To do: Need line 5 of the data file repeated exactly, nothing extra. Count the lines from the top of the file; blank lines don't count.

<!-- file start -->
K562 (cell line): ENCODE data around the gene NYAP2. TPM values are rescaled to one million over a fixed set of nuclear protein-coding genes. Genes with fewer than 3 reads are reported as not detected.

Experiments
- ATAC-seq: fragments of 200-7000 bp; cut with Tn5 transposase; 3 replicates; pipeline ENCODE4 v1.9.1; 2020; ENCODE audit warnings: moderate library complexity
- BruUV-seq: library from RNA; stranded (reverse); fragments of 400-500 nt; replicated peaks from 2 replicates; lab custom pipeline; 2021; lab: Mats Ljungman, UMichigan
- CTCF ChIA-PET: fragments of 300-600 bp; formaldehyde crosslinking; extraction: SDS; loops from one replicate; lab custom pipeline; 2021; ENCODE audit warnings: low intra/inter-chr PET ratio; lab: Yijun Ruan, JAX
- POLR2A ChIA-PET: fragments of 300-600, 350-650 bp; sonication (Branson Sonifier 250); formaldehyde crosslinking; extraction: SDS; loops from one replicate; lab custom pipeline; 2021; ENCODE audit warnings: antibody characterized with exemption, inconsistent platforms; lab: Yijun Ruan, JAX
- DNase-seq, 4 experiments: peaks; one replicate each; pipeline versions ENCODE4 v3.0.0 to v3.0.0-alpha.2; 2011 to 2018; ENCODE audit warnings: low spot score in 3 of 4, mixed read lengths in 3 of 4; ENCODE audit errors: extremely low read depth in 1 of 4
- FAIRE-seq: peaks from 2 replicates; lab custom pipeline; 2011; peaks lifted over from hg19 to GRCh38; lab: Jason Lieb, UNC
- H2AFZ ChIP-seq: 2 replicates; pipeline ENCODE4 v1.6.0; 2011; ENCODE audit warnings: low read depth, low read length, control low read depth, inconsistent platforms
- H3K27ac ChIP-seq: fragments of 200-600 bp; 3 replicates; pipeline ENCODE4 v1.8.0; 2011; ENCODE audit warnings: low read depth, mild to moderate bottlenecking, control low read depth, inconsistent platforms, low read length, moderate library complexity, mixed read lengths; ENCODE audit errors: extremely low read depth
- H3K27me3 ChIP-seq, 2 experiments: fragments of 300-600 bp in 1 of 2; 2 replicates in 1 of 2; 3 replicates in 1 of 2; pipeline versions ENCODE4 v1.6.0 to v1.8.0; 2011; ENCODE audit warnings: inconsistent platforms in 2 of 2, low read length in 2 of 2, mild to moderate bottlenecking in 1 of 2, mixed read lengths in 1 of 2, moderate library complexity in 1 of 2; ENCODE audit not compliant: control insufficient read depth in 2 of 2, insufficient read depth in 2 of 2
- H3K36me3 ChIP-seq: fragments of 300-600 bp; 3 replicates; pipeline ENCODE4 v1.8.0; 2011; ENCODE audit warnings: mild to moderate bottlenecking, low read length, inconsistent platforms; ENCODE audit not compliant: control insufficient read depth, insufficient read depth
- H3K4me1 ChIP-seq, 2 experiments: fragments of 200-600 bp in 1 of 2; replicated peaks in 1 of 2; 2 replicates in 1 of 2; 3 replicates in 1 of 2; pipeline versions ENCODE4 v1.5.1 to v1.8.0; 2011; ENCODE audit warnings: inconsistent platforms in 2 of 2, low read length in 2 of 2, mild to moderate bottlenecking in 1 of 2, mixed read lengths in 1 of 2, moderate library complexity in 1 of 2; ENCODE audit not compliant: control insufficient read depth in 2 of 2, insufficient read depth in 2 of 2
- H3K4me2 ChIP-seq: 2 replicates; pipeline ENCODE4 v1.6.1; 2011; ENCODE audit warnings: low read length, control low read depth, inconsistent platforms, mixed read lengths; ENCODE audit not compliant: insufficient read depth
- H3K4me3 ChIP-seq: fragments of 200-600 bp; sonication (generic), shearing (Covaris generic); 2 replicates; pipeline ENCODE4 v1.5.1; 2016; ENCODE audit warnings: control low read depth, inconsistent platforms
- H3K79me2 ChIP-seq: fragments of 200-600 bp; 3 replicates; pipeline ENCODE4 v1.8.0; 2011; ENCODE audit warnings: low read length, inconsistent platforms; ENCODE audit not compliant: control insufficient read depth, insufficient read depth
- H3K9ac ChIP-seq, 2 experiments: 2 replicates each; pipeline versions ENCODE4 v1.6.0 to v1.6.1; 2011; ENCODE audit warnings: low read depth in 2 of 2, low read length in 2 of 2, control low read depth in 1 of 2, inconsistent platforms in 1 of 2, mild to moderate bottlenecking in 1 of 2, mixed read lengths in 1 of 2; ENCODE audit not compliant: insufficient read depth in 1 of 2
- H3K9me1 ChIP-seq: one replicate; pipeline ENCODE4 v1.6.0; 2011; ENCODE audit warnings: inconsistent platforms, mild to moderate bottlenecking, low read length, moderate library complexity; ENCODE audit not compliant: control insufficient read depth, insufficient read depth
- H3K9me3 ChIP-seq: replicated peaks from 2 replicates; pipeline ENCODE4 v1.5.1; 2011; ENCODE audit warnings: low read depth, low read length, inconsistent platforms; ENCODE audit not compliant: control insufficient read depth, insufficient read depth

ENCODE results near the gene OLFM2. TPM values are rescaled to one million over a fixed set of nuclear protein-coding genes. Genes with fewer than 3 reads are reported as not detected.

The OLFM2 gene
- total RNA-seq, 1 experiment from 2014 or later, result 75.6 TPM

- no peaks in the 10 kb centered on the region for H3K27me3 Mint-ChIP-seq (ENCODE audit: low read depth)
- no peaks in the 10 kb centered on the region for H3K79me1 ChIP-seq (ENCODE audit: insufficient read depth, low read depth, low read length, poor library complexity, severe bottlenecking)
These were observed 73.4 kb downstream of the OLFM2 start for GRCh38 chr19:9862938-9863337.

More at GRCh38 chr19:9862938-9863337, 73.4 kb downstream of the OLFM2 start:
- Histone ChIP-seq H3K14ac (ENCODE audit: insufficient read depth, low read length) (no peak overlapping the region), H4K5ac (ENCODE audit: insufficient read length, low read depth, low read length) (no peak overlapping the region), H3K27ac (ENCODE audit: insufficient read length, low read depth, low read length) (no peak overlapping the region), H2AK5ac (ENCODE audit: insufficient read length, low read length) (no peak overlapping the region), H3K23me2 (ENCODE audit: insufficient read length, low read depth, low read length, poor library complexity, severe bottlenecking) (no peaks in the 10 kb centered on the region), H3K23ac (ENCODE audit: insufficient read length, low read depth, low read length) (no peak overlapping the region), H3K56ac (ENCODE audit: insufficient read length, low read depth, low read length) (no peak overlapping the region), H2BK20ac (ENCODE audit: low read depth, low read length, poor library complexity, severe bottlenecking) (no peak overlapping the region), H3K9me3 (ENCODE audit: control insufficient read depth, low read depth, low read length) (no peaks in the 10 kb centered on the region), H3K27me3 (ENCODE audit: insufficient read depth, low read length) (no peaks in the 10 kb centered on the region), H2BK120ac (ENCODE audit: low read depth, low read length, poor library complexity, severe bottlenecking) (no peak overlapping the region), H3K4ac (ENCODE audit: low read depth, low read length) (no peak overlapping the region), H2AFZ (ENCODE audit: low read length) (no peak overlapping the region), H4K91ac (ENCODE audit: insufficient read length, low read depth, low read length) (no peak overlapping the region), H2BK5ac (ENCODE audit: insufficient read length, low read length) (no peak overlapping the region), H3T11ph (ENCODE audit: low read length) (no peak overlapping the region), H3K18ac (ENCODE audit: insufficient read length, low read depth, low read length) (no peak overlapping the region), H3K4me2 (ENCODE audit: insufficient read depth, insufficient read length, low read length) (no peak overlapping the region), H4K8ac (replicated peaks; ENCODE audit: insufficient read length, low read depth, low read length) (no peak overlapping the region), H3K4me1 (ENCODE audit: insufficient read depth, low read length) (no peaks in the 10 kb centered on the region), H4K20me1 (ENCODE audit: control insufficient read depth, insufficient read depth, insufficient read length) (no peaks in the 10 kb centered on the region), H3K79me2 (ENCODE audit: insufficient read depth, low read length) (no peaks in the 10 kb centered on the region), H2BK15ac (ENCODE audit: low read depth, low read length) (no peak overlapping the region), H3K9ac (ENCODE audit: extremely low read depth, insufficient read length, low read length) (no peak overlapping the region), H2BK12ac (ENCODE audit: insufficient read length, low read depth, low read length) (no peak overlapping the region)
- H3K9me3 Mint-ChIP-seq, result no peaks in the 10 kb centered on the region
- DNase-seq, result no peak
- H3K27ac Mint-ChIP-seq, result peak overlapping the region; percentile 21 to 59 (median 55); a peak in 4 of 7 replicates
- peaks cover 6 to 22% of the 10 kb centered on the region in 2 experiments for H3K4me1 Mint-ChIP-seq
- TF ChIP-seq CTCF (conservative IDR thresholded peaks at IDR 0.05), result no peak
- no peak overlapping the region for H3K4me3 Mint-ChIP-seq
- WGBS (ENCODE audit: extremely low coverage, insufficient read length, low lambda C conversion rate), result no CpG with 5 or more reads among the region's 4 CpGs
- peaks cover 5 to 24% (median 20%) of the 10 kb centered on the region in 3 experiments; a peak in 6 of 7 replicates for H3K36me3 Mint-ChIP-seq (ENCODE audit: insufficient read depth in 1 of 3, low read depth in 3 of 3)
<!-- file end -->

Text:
- CTCF ChIA-PET: fragments of 300-600 bp; formaldehyde crosslinking; extraction: SDS; loops from one replicate; lab custom pipeline; 2021; ENCODE audit warnings: low intra/inter-chr PET ratio; lab: Yijun Ruan, JAX